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Eventing Ireland

Concussion Guidelines

Anyone can suffer from concussion, but woman are more than TWICE as likely to suffer than men, while youths from 11-24 take DOUBLE the length of time to recover.

If Concussion is suspected you must STOP riding or taking part in any other horse related activities. A gradual return to riding is recommended based on symptoms. It is very important to initially rest for 48 hours at least.

It also means taking time out from looking at your phone to give your brain time to recover!

Recent guidance recommends slow exercise off your horse, monitor your symptoms and gradually return to the saddle over 2 weeks. Do not return to full riding until 21 days. By doing this you decrease the risk of 2nd Impact Syndrome, which can occur if injury occurs within 3 weeks of a past concussion and can be very serious.

Currently under EI rules:
• Anyone who is suspected of having concussion will be given a leaflet from the medical officer on site and will not be permitted to ride for the rest of the day
• If sent to hospital with trauma or suspected concussion, the athlete must get a discharge letter from the hospital and send to Dr Mary Flannery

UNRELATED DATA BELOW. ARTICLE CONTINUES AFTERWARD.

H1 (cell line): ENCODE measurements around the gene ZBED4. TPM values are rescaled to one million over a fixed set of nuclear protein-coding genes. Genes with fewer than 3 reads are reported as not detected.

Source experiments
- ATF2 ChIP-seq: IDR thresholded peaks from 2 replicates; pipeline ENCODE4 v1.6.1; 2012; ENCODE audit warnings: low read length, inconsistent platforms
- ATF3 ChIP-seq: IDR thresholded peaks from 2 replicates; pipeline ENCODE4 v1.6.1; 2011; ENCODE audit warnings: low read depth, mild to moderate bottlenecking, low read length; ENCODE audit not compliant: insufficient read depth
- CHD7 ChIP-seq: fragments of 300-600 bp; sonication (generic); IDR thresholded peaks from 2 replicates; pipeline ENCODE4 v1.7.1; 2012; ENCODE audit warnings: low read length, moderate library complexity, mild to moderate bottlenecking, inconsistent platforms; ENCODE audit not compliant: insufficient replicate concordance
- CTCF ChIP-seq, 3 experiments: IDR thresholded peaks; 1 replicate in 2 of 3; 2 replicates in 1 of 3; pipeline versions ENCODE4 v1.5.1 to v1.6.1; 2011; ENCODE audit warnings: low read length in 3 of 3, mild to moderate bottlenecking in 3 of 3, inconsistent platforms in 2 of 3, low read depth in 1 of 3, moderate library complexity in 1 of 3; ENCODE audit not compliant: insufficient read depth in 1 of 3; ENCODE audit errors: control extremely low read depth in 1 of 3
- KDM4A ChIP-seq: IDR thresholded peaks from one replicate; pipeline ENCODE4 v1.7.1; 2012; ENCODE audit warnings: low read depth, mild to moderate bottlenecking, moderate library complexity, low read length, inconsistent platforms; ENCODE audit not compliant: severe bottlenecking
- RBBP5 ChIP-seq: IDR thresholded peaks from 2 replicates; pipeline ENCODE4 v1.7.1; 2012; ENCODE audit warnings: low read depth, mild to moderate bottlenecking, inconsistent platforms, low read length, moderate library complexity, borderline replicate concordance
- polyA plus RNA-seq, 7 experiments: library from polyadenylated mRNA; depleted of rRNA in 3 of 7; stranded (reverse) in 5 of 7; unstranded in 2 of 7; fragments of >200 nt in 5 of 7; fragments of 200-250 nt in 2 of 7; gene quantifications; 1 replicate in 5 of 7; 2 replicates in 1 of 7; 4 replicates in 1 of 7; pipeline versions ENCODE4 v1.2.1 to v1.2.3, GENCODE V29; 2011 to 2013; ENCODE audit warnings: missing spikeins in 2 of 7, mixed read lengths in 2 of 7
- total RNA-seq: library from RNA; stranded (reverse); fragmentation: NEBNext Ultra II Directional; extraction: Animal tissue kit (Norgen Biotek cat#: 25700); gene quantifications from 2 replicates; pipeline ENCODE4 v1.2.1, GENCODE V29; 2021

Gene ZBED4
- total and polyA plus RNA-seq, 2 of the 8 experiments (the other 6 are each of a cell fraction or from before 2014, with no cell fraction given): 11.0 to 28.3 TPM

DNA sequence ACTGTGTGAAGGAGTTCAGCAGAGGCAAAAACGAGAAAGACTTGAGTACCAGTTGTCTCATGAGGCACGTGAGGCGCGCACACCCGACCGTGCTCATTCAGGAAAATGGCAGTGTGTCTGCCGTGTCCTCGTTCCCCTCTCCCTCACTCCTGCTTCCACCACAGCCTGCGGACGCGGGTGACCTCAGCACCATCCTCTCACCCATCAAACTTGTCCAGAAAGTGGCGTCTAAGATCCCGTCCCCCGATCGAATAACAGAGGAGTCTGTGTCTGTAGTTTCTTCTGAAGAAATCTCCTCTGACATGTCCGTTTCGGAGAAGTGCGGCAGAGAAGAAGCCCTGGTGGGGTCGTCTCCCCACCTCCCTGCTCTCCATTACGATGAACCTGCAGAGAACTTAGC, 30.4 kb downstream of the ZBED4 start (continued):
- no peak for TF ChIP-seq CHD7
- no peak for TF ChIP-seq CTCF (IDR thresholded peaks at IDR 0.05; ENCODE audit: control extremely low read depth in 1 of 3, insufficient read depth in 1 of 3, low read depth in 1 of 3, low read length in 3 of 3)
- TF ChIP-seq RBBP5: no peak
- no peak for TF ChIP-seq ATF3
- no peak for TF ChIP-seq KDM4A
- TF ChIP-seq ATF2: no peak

• If sent home from an event with suspected concussion, the athlete must notify their own GP immediately and see them again in 21 days to ensure they are fit to compete and have sufficiently recovered. The return to competition note should be sent to Dr Mary (See Rule 18.3)
• If an athlete has been stood down, they will be suspended from any EI competition or training for a period of 21 days – and that includes suspension from riding at any events, including other affiliate events.

The following is a very comprehensive document from the BEF outlining what to do if an athlete sustains concussion.   To view please click HERE



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